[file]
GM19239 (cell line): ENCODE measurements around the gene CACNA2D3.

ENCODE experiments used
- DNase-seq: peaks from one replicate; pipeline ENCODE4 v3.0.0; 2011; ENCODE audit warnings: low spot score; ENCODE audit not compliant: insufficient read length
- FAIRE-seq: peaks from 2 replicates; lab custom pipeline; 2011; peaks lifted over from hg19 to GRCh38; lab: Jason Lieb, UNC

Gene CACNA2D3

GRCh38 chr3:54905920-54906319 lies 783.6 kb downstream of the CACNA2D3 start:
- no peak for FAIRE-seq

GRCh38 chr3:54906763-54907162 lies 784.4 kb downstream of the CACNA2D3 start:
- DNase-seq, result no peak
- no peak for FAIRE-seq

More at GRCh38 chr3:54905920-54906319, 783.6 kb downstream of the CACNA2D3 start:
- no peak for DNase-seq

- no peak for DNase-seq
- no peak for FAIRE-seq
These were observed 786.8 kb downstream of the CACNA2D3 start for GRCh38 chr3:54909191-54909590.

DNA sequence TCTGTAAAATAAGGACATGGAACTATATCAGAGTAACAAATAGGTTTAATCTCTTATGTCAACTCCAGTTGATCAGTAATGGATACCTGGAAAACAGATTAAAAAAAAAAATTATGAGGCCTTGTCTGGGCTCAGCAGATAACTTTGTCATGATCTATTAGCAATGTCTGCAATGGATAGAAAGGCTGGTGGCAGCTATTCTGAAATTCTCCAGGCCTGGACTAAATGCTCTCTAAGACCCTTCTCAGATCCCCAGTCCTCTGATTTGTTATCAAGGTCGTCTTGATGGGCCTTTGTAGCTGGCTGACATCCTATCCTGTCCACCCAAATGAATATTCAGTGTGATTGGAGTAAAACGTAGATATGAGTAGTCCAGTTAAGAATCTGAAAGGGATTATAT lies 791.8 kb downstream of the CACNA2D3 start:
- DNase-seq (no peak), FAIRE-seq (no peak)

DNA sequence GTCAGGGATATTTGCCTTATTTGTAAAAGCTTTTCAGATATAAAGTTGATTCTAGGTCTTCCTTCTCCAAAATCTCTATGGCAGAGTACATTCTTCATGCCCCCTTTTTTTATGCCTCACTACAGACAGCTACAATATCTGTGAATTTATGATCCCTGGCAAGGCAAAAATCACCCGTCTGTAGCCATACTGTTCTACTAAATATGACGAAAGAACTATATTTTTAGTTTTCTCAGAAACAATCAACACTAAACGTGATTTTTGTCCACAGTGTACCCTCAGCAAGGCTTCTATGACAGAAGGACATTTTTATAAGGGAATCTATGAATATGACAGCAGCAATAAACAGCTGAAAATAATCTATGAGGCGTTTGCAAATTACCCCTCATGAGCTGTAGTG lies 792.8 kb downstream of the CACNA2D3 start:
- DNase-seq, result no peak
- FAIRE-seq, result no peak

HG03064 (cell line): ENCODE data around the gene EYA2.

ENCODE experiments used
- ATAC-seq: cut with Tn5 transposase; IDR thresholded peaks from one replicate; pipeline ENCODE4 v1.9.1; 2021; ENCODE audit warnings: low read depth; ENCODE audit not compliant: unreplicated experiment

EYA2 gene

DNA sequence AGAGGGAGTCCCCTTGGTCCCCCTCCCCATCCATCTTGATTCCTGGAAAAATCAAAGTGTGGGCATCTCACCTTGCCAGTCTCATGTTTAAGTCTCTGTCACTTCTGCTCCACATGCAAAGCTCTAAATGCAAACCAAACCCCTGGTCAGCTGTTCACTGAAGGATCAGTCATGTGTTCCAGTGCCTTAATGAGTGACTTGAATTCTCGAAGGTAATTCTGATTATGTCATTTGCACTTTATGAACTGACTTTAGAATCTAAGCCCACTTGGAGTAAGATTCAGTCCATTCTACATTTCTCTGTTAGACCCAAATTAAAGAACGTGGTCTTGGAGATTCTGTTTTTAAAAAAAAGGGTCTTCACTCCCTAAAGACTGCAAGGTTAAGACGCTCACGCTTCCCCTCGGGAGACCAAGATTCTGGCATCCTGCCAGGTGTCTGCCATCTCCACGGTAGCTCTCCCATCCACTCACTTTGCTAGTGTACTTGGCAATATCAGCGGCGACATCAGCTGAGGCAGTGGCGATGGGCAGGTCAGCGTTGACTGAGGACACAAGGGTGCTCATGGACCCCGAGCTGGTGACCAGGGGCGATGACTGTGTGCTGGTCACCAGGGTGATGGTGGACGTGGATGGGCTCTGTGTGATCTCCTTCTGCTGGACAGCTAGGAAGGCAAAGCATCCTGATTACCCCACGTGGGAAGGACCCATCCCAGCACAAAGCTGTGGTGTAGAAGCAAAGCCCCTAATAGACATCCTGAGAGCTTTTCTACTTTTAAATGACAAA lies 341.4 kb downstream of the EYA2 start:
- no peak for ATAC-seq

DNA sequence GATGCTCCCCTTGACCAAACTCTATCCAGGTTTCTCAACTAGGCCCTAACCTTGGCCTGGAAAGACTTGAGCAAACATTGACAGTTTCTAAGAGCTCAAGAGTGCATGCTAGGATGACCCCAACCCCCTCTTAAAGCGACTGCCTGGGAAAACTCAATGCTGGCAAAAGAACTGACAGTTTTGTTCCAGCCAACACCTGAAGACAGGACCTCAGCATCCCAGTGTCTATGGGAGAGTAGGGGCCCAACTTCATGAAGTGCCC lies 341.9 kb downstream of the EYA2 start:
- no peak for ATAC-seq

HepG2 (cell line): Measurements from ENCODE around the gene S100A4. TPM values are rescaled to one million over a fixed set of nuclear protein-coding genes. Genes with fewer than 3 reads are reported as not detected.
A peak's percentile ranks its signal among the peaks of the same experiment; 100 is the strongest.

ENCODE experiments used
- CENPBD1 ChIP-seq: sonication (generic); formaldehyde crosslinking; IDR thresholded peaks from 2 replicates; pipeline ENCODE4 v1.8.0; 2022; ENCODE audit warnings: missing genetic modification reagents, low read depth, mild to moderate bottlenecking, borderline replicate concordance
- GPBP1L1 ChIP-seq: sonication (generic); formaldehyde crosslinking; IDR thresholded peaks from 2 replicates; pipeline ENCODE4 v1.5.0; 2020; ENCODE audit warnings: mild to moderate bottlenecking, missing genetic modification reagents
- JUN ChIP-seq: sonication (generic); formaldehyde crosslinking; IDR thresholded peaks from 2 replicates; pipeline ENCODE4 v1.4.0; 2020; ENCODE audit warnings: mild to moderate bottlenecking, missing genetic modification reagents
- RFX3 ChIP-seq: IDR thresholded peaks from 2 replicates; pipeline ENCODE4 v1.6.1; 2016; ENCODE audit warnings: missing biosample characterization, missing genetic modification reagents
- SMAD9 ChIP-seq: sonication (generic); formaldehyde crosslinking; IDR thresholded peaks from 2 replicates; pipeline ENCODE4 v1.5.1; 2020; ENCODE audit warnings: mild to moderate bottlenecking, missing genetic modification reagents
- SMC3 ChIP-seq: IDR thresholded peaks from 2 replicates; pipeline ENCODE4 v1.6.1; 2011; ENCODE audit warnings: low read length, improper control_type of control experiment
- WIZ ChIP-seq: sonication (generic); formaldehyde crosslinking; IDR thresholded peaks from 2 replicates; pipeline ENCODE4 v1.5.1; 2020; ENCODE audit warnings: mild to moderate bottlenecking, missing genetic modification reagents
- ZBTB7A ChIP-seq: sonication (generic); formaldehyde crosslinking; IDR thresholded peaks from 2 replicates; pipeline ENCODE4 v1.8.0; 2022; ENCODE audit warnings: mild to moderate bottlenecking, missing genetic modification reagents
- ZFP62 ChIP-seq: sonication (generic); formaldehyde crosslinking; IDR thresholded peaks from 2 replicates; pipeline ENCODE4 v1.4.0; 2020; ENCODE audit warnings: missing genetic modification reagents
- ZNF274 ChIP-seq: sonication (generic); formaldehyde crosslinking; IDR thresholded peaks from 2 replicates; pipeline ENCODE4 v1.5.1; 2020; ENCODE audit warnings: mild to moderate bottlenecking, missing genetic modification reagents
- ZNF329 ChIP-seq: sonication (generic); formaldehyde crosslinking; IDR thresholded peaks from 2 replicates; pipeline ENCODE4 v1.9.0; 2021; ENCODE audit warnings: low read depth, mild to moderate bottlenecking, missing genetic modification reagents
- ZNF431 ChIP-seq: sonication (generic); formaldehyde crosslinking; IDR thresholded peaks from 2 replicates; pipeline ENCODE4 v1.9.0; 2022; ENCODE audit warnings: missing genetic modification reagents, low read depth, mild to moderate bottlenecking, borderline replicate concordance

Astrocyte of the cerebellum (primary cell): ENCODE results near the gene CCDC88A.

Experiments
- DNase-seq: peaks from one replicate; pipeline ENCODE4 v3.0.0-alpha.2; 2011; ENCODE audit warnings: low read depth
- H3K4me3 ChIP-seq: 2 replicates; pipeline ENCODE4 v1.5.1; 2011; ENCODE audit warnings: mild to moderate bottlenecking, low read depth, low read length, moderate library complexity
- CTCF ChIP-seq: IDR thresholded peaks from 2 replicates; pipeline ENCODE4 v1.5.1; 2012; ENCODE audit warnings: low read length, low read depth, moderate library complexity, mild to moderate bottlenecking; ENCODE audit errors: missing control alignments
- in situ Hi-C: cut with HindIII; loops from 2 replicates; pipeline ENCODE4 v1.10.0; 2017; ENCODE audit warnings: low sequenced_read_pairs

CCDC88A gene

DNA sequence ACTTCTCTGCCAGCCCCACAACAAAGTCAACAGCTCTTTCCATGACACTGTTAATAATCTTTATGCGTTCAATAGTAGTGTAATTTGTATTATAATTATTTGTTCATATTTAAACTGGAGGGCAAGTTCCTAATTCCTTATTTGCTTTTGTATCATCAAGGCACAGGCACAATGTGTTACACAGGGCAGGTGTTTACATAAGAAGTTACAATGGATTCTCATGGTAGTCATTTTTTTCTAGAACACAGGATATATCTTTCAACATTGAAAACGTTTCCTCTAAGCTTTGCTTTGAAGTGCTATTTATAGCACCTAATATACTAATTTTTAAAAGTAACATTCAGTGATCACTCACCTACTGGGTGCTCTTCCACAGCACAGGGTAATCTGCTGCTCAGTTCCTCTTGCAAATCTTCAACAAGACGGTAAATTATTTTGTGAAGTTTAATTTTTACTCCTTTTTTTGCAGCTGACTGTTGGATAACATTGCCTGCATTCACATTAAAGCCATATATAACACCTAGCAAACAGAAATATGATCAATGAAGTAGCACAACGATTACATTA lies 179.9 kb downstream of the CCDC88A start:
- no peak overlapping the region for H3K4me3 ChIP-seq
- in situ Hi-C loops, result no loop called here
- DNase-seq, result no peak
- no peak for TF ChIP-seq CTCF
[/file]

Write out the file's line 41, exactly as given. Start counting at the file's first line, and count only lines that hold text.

- ZNF274 ChIP-seq: sonication (generic); formaldehyde crosslinking; IDR thresholded peaks from 2 replicates; pipeline ENCODE4 v1.5.1; 2020; ENCODE audit warnings: mild to moderate bottlenecking, missing genetic modification reagents